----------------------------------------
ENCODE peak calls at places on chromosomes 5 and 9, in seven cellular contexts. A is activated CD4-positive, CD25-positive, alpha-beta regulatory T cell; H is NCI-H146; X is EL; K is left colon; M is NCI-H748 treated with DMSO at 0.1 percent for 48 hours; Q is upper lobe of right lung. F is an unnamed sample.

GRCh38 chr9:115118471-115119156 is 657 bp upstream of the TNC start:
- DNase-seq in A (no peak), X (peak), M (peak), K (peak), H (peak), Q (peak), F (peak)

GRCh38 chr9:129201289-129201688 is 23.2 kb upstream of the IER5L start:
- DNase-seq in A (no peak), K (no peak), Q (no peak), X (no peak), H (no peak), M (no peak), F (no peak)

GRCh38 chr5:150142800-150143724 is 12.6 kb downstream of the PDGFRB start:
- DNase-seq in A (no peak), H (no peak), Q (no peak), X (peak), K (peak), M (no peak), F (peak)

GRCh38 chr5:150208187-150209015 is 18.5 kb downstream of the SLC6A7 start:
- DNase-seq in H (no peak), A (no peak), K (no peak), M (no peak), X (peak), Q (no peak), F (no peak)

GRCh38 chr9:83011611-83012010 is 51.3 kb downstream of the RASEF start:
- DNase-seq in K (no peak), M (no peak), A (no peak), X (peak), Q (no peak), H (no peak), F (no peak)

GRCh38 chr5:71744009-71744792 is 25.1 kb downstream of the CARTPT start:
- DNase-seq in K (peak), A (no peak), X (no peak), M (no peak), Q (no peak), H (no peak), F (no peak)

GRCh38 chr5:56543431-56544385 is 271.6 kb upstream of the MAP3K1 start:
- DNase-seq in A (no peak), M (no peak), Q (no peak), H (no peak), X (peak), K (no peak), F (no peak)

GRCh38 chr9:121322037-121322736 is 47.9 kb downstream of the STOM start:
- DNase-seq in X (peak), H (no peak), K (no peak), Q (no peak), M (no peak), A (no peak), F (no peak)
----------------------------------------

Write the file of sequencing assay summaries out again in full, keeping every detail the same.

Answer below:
ENCODE peak calls at places on chromosomes 5 and 9, in seven cellular contexts. A is activated CD4-positive, CD25-positive, alpha-beta regulatory T cell; H is NCI-H146; X is EL; K is left colon; M is NCI-H748 treated with DMSO at 0.1 percent for 48 hours; Q is upper lobe of right lung. F is an unnamed sample.

GRCh38 chr9:115118471-115119156 is 657 bp upstream of the TNC start:
- DNase-seq in A (no peak), X (peak), M (peak), K (peak), H (peak), Q (peak), F (peak)

GRCh38 chr9:129201289-129201688 is 23.2 kb upstream of the IER5L start:
- DNase-seq in A (no peak), K (no peak), Q (no peak), X (no peak), H (no peak), M (no peak), F (no peak)

GRCh38 chr5:150142800-150143724 is 12.6 kb downstream of the PDGFRB start:
- DNase-seq in A (no peak), H (no peak), Q (no peak), X (peak), K (peak), M (no peak), F (peak)

GRCh38 chr5:150208187-150209015 is 18.5 kb downstream of the SLC6A7 start:
- DNase-seq in H (no peak), A (no peak), K (no peak), M (no peak), X (peak), Q (no peak), F (no peak)

GRCh38 chr9:83011611-83012010 is 51.3 kb downstream of the RASEF start:
- DNase-seq in K (no peak), M (no peak), A (no peak), X (peak), Q (no peak), H (no peak), F (no peak)

GRCh38 chr5:71744009-71744792 is 25.1 kb downstream of the CARTPT start:
- DNase-seq in K (peak), A (no peak), X (no peak), M (no peak), Q (no peak), H (no peak), F (no peak)

GRCh38 chr5:56543431-56544385 is 271.6 kb upstream of the MAP3K1 start:
- DNase-seq in A (no peak), M (no peak), Q (no peak), H (no peak), X (peak), K (no peak), F (no peak)

GRCh38 chr9:121322037-121322736 is 47.9 kb downstream of the STOM start:
- DNase-seq in X (peak), H (no peak), K (no peak), Q (no peak), M (no peak), A (no peak), F (no peak)